Declaration of US ownership on Tic SHC form due by March

The U.S. Department of the Treasury (Treasury) currently collects data from U.S. institutions as part of its mandatory five-year benchmark survey of ownership of foreign securities by U.S. residents. This survey must be completed on Form SHC by all U.S. Custodians and End Investors (as described below) who exceed the applicable Foreign Reportable Securities Reporting Threshold (as described below). The survey must be filed with the Federal Reserve Bank of New York electronically or by email no later than March 4, 2022.

This alert will provide information about who is required to complete the SHC form, as well as a high-level summary of the applicable reporting requirements.

WHO IS OBLIGED TO REPORT?

Form SHC must be filed by U.S. persons or organizations (including U.S. subsidiaries of foreign entities legally incorporated or licensed in the United States) whose reportable foreign securities holdings equal or exceed US$200 million as of December 31, 2021. Entities required to report includes:

  • U.S. resident custodians responsible for the safekeeping of US$200 million or more in reportable foreign securities;
  • U.S. resident end investors holding or managing US$200 million or more in reportable foreign securities; and
  • any other entity specifically notified by letter from the Federal Reserve Bank of New York.

For purposes of Form SHC, a US resident end investor is any US resident organization that invests in foreign securities on its own behalf or on behalf of others. The following organizations fall within the scope of the survey:

  • financial and non-financial organizations (including intermediate holding companies);
  • private and public pension fund managers;
  • managers/sponsors of registered funds, exchange-traded index funds, mutual fund trusts, hedge funds, limited partnerships, trusts, private equity funds, venture capital funds and others private investment vehicles;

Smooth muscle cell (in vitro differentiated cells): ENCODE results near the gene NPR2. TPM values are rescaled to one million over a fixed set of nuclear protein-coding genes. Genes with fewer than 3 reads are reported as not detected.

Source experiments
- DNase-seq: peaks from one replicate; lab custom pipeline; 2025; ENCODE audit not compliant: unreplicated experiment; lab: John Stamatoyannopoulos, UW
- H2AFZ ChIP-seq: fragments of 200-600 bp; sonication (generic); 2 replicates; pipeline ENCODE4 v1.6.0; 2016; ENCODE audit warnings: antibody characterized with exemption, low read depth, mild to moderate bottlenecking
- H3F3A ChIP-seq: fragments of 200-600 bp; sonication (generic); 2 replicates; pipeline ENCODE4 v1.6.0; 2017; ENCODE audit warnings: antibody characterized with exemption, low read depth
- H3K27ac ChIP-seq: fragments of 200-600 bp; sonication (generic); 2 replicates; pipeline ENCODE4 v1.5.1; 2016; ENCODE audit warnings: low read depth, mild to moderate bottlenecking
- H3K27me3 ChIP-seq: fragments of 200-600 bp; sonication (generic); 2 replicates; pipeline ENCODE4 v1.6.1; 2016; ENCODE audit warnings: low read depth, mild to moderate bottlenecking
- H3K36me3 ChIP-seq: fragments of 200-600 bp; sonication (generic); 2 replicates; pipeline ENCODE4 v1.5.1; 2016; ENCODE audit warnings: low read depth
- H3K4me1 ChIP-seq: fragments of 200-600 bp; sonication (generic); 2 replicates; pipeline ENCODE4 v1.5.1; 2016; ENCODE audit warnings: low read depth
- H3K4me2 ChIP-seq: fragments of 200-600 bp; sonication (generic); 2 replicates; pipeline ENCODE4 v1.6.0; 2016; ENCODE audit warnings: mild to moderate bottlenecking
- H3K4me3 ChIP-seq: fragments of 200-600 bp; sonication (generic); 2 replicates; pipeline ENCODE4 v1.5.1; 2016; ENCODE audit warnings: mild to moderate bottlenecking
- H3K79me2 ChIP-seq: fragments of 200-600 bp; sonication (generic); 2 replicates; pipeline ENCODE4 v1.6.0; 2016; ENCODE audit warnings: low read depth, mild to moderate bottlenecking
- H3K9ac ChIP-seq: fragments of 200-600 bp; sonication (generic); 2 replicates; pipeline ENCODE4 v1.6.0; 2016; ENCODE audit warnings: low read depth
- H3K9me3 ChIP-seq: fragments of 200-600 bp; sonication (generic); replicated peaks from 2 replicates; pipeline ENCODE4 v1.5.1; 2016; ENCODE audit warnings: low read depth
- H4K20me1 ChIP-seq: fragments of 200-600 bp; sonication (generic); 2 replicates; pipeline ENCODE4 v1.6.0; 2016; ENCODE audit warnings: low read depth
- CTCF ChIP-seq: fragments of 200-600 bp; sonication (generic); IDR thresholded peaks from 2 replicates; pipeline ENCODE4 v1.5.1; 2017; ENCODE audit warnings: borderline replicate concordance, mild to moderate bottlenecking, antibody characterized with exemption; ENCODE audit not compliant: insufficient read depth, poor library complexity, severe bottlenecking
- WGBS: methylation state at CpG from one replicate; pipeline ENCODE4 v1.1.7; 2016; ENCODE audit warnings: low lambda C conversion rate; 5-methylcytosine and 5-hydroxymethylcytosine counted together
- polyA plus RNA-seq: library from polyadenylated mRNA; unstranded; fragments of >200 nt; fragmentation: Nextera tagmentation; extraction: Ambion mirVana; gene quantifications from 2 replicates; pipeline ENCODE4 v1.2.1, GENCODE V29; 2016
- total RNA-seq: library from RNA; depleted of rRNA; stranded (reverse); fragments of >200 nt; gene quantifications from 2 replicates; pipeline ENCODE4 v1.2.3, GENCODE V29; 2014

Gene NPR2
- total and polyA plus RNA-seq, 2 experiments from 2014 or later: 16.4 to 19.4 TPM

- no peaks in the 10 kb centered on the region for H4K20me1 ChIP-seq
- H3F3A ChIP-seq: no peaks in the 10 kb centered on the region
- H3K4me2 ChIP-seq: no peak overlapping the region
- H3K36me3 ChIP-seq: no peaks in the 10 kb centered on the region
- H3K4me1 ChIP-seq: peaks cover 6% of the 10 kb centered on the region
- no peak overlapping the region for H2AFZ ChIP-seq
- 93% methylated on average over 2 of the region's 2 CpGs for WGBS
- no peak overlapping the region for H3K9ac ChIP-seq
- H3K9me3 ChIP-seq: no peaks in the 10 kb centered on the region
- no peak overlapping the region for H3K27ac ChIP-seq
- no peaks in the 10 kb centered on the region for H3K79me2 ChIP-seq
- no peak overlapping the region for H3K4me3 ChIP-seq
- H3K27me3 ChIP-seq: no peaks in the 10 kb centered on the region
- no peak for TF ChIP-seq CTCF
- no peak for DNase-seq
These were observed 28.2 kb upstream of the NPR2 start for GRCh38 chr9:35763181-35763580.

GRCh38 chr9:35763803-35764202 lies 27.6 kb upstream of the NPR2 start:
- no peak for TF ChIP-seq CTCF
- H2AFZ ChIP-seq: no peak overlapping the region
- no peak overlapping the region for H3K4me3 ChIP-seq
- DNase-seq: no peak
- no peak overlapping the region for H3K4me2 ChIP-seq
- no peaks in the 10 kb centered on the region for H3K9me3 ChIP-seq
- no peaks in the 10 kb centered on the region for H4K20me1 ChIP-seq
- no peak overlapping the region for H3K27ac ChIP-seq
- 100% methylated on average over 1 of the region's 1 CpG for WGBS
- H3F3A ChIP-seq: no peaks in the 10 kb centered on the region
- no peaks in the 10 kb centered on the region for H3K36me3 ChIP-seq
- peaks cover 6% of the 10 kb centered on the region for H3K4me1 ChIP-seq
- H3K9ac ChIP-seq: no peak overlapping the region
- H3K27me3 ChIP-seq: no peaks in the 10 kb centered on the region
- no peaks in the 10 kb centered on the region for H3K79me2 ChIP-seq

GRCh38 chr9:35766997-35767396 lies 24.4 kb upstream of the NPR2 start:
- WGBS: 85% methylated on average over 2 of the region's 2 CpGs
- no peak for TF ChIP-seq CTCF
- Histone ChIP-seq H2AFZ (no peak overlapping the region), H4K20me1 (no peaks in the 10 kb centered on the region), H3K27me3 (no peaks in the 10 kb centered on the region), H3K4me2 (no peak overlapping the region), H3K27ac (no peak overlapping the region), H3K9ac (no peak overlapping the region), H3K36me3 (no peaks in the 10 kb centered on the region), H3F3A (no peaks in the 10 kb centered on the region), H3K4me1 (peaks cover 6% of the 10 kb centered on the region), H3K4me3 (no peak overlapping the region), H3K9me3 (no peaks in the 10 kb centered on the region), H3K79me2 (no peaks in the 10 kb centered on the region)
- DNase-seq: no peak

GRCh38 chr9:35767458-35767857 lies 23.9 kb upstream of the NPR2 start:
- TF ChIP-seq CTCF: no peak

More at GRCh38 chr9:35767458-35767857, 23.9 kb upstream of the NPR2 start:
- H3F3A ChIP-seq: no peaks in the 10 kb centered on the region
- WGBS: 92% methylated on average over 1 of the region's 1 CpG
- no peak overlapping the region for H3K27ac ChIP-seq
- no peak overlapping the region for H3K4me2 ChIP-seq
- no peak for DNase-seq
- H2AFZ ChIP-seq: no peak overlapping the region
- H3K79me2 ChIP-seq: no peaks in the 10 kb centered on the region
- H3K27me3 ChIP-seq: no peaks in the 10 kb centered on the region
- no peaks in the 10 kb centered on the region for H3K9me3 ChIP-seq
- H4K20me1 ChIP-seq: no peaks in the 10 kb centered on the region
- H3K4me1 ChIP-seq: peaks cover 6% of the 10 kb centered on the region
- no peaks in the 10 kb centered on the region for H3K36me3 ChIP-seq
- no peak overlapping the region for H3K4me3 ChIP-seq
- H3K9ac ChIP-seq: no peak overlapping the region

• insurance companies;
  • foundations;
  • university endowments;
  • trusts and estates; and
  • family offices.

In addition, Form SHC reporting must be made on a consolidated basis, i.e., a single Form SHC reflecting all reportable securities owned or managed by all branches, offices and majority-owned subsidiaries of an organization residing in the United States must be filed by the organization’s highest parent entity residing in the United States. The form also requires consolidation of own and customer assets by asset managers. For these entities, a consolidated report on Form SHC should include all reportable securities held by the organization on a sole basis as well as reportable securities held by U.S. resident funds and accounts sponsored or managed by the manager. The report may exclude reportable securities held by non-US subsidiaries or managed for non-US accounts.

SHC FORM STRUCTURE

The SHC form is made up of three separate annexes:

  • Schedule 1 must be completed by all reporting agencies. Schedule 1 requests basic identifying information for the reporting organization as well as summary information regarding the data reported in Schedules 2 and 3 (if applicable).
  • Annex 2 requires detailed information on reportable foreign securities held by the reporting organization.

U.S. custodians who hold, in aggregate across all accounts, more than US$200 million in reportable foreign securities must complete Schedule 2 with respect to all reportable securities in their custody (or in the custody of their foreign sub-custody).

End investors must complete Schedule 2 if they hold or manage US$200 million or more in reportable foreign securities with non-US custodians or in self-custody. However, end investors are not required to report securities held through a US custodian on Schedule 2. Thus, an end investor who owns and manages less than US$200 million held outside a U.S. custodian has no schedule 2 reporting requirements.